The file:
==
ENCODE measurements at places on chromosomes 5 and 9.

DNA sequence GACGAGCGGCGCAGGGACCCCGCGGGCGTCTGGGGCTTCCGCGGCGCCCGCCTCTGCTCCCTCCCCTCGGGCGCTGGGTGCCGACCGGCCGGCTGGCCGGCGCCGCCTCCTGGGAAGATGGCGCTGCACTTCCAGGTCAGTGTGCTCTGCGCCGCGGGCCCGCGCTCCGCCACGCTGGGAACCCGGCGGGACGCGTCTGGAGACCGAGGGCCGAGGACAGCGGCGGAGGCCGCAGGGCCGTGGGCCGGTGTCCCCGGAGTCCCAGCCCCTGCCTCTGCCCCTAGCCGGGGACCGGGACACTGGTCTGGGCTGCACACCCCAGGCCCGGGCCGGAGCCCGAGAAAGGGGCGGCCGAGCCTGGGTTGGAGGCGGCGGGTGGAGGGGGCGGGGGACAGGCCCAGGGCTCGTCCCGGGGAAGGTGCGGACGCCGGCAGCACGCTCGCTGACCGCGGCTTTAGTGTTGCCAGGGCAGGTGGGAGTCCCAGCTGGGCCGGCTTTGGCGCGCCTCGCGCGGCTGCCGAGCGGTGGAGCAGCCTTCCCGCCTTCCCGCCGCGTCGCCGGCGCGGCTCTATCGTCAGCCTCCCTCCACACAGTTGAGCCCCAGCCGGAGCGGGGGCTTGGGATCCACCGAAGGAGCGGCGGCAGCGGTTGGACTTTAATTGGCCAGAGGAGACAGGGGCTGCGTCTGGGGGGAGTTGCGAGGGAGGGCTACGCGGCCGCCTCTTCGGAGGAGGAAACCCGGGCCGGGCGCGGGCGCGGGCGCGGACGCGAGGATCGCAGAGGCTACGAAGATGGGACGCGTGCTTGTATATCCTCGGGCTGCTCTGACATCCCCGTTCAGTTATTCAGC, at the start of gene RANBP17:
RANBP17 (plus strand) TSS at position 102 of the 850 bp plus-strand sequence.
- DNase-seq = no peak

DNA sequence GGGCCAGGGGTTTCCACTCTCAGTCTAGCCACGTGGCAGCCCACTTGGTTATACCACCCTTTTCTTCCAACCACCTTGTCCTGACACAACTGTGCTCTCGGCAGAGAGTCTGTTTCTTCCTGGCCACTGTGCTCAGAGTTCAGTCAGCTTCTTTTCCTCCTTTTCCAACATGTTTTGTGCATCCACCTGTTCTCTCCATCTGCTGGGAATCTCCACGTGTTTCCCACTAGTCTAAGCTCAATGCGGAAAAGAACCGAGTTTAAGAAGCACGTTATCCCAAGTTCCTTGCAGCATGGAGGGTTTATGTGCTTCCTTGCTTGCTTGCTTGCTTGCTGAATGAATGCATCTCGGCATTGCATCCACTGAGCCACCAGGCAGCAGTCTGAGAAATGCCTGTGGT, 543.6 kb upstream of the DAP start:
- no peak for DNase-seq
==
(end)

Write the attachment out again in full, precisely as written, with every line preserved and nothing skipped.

ENCODE measurements at places on chromosomes 5 and 9.

DNA sequence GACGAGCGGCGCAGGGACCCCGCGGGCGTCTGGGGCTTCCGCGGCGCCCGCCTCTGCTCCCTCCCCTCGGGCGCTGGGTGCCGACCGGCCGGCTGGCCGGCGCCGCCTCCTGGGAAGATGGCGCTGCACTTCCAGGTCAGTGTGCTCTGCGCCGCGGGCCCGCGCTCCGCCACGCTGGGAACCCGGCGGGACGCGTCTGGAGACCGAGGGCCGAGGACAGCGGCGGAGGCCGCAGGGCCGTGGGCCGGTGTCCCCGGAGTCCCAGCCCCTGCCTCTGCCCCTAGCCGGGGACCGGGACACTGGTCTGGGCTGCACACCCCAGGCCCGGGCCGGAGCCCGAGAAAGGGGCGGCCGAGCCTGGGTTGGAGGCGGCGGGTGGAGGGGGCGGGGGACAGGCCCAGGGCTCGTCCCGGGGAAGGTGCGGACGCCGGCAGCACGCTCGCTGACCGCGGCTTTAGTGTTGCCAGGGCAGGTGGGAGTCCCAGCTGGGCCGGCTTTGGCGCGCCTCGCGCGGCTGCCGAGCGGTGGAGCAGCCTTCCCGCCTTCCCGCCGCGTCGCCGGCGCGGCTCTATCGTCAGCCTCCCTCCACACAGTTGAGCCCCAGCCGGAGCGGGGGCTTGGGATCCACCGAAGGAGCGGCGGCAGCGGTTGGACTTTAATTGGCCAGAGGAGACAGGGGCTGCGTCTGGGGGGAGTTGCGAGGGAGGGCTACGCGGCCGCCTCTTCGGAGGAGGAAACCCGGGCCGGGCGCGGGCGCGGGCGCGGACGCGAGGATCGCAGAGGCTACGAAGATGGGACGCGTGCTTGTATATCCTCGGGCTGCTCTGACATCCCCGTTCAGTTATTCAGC, at the start of gene RANBP17:
RANBP17 (plus strand) TSS at position 102 of the 850 bp plus-strand sequence.
- DNase-seq = no peak

DNA sequence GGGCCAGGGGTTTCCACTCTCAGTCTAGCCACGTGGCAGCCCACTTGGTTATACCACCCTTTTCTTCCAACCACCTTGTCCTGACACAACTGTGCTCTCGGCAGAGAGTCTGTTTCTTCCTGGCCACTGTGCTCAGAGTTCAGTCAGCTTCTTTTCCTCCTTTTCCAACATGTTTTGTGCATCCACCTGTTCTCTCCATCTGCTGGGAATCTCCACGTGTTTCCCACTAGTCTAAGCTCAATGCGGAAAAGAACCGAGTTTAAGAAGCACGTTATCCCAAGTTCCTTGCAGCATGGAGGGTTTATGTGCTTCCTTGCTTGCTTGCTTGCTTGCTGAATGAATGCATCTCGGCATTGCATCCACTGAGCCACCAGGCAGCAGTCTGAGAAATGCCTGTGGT, 543.6 kb upstream of the DAP start:
- no peak for DNase-seq